Each new day brings more disturbing news about the reckless rollout of Obamacare. Americans deserve better than this unworkable law. They also deserve the truth. And right now, they are getting neither from the Obama Administration.
Six days ago, a North Carolina man named Justin Hadley logged on to HealthCare.gov to evaluate his insurance options after his current provider canceled his plan — one of an estimated 16 million Americans who could face such a predicament thanks to Obamacare.
Once on the website, Hadley discovered a security breach that exposed the personal information of a total stranger. That man, Tom Dougall of South Carolina, had visited the problem-plagued website in early October to shop for insurance. Even though he opted not to sign up, Hadley was presented with Dougall’s private eligibility letter.
The incident, first reported by The Foundry, made national news and prompted two U.S. senators to quiz a top Obama Administration official at yesterday’s congressional hearing.
Marilyn Tavenner, administrator for the Centers for Medicare and Medicaid Services, repeatedly assured the Senate committee that her team had reached out to Dougall to correct the problem — a statement Dougall told us was false at the time of the hearing. Dougall made his first call Friday after learning of the privacy breach; he finally heard back Tuesday afternoon.
This isn’t the only aspect of the Obama Administration’s story that doesn’t add up. Fabien Levy, a spokesman for the U.S. Department of Health and Human Services, said Monday that the government “took immediate steps to address the issue.”
But the man who discovered the problem said that’s not true. Six days after discovering the security breach, Hadley told us he’s still unsatisfied. In fact, a call-center operator for HealthCare.gov actually referred him to Experian, a private, global credit report company that offers identify theft protection services. When he called Experian, Hadley said the representative laughed and told him to call the government.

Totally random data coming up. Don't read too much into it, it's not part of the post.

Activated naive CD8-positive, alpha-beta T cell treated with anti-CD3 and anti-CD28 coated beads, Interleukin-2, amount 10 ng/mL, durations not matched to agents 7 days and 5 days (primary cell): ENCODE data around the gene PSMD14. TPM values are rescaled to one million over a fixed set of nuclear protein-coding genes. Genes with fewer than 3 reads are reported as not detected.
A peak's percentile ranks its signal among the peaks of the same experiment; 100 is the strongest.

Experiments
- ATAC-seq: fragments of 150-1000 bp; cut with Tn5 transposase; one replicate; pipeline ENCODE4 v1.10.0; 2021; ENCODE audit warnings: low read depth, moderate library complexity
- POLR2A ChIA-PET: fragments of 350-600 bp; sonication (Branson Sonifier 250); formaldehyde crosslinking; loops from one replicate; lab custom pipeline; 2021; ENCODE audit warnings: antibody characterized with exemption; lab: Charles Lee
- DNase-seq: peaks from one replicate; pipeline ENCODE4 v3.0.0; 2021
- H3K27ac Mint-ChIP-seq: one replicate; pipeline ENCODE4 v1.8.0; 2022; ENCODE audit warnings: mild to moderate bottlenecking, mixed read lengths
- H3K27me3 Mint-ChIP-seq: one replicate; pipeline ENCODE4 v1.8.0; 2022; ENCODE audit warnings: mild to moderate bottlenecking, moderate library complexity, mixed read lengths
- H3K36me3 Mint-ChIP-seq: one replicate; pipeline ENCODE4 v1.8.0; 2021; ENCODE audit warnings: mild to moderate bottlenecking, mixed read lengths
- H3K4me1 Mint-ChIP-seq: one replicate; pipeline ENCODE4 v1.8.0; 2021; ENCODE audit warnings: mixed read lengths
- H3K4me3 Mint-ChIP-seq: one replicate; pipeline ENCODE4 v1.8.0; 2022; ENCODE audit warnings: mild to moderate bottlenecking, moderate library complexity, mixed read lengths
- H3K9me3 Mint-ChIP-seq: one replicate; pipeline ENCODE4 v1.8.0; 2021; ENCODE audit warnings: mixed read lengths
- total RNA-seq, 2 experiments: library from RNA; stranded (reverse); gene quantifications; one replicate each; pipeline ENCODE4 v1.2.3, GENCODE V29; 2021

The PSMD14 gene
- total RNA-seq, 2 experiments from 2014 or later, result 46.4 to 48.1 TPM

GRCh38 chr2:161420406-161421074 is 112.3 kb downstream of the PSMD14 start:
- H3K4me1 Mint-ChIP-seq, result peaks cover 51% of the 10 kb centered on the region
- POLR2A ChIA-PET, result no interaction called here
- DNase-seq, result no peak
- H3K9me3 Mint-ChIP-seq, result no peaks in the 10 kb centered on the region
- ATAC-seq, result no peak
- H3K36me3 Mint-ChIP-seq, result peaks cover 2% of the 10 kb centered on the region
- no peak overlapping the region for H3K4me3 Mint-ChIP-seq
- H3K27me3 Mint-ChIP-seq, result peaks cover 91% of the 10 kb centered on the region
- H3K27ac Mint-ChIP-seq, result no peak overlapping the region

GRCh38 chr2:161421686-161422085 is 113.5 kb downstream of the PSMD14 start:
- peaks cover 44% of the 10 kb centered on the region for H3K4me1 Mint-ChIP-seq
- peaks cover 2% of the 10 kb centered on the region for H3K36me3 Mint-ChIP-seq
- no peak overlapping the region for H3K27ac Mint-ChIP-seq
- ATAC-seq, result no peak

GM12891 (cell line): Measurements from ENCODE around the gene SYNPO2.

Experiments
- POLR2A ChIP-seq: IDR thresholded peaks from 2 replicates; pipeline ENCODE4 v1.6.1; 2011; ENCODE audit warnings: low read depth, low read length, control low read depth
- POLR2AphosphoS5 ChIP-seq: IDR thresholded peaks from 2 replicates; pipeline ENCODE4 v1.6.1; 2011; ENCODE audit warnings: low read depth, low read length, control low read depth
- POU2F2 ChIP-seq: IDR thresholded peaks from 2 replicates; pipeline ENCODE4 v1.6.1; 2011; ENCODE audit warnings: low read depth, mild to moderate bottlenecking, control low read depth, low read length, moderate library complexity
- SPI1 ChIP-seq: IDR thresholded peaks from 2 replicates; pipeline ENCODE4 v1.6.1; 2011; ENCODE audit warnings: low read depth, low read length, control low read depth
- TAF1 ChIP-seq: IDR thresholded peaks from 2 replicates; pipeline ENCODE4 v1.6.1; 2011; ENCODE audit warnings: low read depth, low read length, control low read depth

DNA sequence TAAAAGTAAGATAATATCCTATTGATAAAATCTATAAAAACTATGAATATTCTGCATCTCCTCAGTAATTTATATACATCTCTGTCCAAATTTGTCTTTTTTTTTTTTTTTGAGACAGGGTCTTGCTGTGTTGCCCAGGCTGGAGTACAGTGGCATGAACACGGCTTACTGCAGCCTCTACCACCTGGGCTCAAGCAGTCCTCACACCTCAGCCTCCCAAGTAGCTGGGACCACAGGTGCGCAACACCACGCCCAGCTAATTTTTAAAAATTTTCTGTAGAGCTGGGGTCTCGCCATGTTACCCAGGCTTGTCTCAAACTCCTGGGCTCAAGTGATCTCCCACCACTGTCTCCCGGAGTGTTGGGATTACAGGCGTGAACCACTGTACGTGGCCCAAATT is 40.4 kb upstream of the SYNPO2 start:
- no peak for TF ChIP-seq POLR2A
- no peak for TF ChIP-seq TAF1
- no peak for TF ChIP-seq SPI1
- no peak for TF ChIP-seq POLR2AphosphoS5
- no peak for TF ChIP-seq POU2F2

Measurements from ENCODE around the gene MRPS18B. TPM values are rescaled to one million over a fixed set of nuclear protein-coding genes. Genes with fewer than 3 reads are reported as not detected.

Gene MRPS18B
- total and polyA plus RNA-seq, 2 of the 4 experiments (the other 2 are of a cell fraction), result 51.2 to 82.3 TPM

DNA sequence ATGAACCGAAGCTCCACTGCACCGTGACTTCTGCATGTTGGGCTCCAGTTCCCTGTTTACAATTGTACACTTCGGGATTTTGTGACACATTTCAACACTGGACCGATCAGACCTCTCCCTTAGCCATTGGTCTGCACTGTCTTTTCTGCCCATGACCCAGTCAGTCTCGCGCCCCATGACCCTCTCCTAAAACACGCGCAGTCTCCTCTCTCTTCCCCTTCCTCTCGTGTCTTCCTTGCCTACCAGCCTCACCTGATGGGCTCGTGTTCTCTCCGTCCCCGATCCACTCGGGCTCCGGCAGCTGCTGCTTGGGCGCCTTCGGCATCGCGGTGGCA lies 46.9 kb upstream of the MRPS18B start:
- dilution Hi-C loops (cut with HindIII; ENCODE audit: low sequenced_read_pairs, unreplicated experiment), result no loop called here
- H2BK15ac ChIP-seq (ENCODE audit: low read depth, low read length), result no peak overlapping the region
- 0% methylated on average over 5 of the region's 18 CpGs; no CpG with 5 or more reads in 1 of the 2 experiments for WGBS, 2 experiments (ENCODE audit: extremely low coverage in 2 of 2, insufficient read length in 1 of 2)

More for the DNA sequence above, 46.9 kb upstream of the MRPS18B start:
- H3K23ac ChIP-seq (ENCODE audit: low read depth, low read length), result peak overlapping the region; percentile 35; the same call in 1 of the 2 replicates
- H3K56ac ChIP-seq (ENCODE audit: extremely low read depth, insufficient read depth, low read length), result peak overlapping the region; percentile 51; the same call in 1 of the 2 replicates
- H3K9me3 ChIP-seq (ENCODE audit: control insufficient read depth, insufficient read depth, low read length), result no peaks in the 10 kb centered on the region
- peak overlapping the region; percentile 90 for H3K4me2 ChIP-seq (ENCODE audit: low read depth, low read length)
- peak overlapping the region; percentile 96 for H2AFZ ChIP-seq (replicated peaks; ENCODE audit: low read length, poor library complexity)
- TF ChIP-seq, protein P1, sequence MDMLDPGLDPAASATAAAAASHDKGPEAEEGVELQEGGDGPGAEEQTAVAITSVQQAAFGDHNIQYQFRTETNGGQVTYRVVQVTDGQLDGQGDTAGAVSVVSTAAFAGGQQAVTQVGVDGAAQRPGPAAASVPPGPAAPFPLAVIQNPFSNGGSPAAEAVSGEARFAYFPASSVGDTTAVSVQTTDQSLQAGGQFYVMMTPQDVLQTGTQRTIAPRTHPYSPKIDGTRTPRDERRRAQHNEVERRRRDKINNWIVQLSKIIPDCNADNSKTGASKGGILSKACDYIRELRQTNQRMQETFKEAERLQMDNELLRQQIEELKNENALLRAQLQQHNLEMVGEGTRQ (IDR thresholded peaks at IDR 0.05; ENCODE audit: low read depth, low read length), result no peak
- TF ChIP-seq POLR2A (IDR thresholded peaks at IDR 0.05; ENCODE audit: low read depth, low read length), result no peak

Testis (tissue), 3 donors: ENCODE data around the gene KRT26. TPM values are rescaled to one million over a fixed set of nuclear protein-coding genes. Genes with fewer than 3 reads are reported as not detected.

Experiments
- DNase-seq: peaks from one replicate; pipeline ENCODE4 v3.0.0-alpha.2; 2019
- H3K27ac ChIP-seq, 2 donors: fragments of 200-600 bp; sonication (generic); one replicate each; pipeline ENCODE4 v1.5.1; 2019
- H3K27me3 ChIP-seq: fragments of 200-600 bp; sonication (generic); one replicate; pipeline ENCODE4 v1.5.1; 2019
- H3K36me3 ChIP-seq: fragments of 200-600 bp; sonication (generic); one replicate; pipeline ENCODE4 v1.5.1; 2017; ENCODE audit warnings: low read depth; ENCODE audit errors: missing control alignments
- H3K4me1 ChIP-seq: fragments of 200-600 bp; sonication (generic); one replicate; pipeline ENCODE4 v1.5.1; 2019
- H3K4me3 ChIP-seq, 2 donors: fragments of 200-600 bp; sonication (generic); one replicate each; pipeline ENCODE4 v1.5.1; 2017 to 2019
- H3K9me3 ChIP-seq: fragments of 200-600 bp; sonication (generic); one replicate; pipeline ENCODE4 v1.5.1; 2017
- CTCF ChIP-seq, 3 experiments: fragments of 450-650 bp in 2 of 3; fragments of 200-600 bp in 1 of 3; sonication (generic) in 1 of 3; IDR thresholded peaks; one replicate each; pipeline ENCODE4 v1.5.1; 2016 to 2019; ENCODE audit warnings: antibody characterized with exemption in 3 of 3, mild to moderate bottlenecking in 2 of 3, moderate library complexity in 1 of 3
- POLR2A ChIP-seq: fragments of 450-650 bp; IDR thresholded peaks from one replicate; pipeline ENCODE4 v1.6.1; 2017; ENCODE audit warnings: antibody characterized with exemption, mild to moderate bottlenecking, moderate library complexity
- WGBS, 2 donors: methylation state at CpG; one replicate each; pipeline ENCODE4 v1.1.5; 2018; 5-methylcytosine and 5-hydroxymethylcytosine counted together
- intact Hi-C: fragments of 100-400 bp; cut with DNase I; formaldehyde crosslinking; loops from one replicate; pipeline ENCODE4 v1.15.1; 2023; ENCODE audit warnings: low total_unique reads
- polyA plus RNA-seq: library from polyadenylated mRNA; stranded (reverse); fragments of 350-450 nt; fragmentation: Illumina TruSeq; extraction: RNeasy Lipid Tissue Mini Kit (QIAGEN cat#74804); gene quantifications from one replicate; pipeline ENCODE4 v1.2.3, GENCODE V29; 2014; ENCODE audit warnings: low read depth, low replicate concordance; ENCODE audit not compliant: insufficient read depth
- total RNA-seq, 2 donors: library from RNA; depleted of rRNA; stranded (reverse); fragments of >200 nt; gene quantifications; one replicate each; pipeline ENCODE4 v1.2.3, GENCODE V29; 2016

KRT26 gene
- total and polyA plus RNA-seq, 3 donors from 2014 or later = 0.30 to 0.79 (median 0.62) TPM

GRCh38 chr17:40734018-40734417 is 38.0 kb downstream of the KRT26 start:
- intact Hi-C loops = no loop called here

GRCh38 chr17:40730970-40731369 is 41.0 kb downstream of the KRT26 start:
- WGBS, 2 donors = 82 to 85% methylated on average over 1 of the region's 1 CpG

Frustrated and fed up, Hadley and Dougall want to make sure their personal information is removed from HealthCare.gov. There’s just one problem: Users can’t delete their own accounts.
It took a congressional hearing for Dougall to get help. Other Americans aren’t so fortunate. And even now, after his information was supposedly removed, Dougall isn’t sure who else might have accessed it. Appearing last night on Fox News, he said:
According to HealthCare.gov, I’m the only person in America that this has happened to. I find that hard to believe. But more importantly, I don’t know who else besides Justin in North Carolina has my information. There are just no assurances. … HHS finally admitted to me that my information wasn’t secure. We have seen all these stories that the system is not secure, so I have no faith in that system anymore.
This level of incompetence should come as no surprise.
In August, Heritage Senior Policy Analyst Chris Jacobs warned that Obamacare’s exchanges undermine personal privacy. “In its mad rush to implement its unworkable law,” Jacobs wrote, “the Obama Administration has taken a slapdash and shoddy approach to Americans personal security.”
In September, an employee of Minnesota’s online health insurance exchange accidentally exposed the Social Security numbers, names, addresses and other identifying information of more than 2,400 people.
Enough is enough. The government takeover of health care is disastrous for America. Now it’s also threatening the privacy of millions of Americans.